IOT Data push in different formats now supported

Lots of IOT devices, that are out there currently log a lot of information as CSV files. At the same time there’s a lot of data generated to data stream services from devices and satellites alike that are present in XML format. A lot of the structured storage data is exported by developers into formats like XML on most IOT devices and hence these dashboards contain options like export to XML/CSV/JSON formats.

The loklak server can store JSON formats but since the devices can send out any type of information, it becomes important for the server to support multiple data formats for both the streams as well as device pushes to the server. Over the last week we’ve had integrations to parse XML contents and convert these to JSON and publically expose them as an API endpoint available at /api/xml2json.json and data being the GET/POST parameter that needs to be sent out. This allows a lot of clients to be built around this which convert XML to JSON. We’ll soon have an app to show how this is possible and integrations into the LQL application which is an application meant for making loklak API easier for developers who are trying to use and access loklak data and the server.

Similarly the support for CSV to JSON formats is also now supported. A major problem that we hit here while development is the conversion schemes, the way special characters like carriage returns, new lines etc.., r, n etc.., are parsed and converted, Directly passing these in the parameter data string makes it hard to replace and takes up valuable string searching and processing. To overcome this, the client itself encodes the URI fields r as %0A%0D  and n as %0A accordingly and pass the data strings to the publically exposed /api/csv2json.json and data being it’s GET/POST parameters with CSV encoded information. Every CSV sent is converted and returned as a JSON which can be caught by the corresponding .success() equivalent functions of the programming language being used by the developer of the IOT device / service owner and retrigger a push response to the loklak server making this data harvesting as a completely synchronous and step by step process because of data format conversions.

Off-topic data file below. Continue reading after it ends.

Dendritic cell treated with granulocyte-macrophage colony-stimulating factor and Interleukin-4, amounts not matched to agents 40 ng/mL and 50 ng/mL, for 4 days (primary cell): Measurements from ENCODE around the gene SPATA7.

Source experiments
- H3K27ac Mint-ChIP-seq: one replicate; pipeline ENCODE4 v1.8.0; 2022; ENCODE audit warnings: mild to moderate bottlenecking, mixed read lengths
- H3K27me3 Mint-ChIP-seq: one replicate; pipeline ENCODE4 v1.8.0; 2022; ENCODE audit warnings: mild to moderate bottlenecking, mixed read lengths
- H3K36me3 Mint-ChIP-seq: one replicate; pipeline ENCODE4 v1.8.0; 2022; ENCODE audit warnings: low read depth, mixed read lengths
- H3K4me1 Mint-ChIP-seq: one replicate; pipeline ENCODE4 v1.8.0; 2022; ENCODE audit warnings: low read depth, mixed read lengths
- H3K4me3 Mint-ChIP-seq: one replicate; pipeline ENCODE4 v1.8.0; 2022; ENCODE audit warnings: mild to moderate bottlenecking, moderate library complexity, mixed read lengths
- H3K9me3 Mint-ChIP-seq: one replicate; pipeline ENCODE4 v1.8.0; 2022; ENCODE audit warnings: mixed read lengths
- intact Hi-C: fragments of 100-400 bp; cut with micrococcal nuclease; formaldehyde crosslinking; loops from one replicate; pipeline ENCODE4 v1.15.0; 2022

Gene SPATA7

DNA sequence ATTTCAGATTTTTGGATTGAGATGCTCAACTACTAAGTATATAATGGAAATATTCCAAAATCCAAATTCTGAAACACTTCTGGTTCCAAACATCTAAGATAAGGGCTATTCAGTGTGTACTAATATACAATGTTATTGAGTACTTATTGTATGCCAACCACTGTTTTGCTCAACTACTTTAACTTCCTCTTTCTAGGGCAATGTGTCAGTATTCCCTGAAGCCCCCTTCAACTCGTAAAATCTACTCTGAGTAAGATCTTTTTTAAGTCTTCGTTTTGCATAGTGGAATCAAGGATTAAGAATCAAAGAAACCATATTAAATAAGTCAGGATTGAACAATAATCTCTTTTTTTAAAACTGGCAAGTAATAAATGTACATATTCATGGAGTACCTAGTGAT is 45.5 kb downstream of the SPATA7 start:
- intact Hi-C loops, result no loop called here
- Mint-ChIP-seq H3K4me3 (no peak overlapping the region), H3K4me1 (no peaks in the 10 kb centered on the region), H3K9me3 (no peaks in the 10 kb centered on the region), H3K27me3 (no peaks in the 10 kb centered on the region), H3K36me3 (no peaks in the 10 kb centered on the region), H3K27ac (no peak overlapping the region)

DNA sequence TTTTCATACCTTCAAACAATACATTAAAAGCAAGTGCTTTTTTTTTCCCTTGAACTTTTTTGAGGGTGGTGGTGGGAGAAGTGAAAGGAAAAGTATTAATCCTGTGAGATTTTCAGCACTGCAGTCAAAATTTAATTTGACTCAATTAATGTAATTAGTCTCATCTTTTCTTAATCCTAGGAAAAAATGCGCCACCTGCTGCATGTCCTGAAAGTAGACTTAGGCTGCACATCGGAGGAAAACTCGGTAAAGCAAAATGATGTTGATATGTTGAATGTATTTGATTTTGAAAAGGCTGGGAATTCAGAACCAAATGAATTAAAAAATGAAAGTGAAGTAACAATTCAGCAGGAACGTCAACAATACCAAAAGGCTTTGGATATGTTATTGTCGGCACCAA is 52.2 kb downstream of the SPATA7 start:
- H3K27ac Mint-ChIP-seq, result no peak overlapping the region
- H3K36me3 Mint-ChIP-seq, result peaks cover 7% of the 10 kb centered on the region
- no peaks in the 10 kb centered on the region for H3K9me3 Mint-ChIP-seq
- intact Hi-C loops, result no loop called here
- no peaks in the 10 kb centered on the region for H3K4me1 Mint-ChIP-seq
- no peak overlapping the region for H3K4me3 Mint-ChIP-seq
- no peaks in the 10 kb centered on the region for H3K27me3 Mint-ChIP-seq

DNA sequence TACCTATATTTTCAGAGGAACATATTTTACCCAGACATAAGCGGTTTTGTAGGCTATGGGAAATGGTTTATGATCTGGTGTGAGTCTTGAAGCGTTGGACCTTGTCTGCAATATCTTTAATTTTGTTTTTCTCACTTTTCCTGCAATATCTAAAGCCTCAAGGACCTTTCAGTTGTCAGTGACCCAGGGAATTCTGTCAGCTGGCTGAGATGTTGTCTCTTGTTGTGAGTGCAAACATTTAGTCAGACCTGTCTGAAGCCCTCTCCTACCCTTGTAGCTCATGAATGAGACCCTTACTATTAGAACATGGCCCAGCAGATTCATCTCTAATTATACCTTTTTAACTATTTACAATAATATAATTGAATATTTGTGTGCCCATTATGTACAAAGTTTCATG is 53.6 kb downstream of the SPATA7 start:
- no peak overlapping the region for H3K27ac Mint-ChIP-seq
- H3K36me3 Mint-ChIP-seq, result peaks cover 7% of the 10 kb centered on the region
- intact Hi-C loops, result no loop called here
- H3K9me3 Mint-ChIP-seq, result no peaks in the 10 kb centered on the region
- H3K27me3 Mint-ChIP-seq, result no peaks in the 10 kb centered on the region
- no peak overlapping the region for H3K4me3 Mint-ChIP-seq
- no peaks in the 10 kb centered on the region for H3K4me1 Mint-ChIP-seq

This data API is publicly accessible which means it can potentially support a lot of applications that are currently trying out to use their own lexical parsers and tokenizers for making the data conversions.

For eg.

twittername, name, org
0rb1t3r, Michael Peter Christen, FOSSASIA
sudheesh001, Sudheesh Singanamalla, FOSSASIA

in the URL

http://localhost:9000/api/csv2json.json?data=twittername,name,org%0A0rb1t3r,Michael%20Peter%20Christen,FOSSASIA%0Asudheesh001,Sudheesh%20Singanamalla,FOSSASIA%0A

Resulting in the json format as follows

[
  {
    "org": "FOSSASIA",
    "name": "Michael Peter Christen",
    "twittername": "0rb1t3r"
  },
  {
    "org": "FOSSASIA",
    "name": "Sudheesh Singanamalla",
    "twittername": "sudheesh001"
  }
]

The CDL.java, XML.java files contain the required helper classes and methods needed for the required operations, this makes string conversions anywhere in loklak server if needed as simple as String jsonData = XML.toJSONObject(data).toString(); and JSONArray array = CDL.toJSONArray(json); for the corresponding XML and CSV conversions respectively.

The Tokeners, parse and pick out tokens matching

static {
       entity = new java.util.HashMap(8);
       entity.put("amp",  XML.AMP);
       entity.put("apos", XML.APOS);
       entity.put("gt",   XML.GT);
       entity.put("lt",   XML.LT);
       entity.put("quot", XML.QUOT);
   }

The XML parser looks for the starting angle brackets
< and ending angle brackets > and parses the content in between them finding out the contents in between the XML tags, Once this information is obtained as the key value, it looks for the format of >...</ and retrieves the value of the given XML tag. It gets pushed into a JSON object and forms a key:value pair. A collection of such objects are created for every complete XML structure given the DTD Schema.

These additions prove very useful to the IOT devices and services whose data is going to be integrated into the loklak server. The next task is to take up the Home automation system from IBM Watson cloud and make it parallely push the data to loklak now that we support so many data formats. We are very close to supporting real time applications streaming data to the loklak server.

IOT Data push in different formats now supported